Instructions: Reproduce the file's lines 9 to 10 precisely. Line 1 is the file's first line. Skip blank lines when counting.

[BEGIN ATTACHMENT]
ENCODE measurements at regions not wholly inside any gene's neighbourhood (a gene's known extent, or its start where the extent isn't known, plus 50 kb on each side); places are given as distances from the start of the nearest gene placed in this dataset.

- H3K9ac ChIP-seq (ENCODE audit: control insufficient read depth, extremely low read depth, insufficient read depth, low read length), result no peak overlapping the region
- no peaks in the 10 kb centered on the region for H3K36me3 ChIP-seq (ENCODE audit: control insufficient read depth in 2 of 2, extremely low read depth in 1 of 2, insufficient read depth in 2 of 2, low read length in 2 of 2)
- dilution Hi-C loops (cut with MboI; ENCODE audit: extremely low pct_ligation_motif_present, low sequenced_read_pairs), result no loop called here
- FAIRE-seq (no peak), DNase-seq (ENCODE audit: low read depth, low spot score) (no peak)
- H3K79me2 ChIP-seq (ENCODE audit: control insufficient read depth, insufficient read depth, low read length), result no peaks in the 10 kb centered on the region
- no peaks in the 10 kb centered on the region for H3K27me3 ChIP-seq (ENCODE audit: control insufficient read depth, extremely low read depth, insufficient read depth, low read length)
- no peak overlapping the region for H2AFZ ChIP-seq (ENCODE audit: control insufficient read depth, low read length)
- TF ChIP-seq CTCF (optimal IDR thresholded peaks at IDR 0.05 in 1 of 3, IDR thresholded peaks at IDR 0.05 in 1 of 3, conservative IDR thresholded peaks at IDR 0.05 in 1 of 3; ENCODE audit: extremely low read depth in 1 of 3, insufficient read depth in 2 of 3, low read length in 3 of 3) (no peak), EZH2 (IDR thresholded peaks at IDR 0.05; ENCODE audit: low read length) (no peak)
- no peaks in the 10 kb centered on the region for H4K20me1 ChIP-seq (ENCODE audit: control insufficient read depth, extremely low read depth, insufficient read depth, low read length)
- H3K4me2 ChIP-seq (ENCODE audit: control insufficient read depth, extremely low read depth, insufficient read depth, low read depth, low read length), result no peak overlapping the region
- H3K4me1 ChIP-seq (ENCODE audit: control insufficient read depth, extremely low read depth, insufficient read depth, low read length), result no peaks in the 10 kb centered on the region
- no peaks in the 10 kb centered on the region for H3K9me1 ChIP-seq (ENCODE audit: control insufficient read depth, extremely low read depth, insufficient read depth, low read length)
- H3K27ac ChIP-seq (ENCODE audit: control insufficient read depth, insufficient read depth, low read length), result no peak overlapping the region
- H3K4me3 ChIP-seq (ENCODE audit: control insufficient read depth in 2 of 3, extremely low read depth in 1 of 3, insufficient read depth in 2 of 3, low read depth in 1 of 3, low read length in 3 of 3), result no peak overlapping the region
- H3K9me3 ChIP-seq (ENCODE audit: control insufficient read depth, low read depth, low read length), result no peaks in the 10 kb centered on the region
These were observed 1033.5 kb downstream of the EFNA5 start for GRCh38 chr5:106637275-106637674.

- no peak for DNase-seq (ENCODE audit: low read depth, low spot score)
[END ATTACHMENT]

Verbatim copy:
- TF ChIP-seq CTCF (optimal IDR thresholded peaks at IDR 0.05 in 1 of 3, IDR thresholded peaks at IDR 0.05 in 1 of 3, conservative IDR thresholded peaks at IDR 0.05 in 1 of 3; ENCODE audit: extremely low read depth in 1 of 3, insufficient read depth in 2 of 3, low read length in 3 of 3) (no peak), EZH2 (IDR thresholded peaks at IDR 0.05; ENCODE audit: low read length) (no peak)
- no peaks in the 10 kb centered on the region for H4K20me1 ChIP-seq (ENCODE audit: control insufficient read depth, extremely low read depth, insufficient read depth, low read length)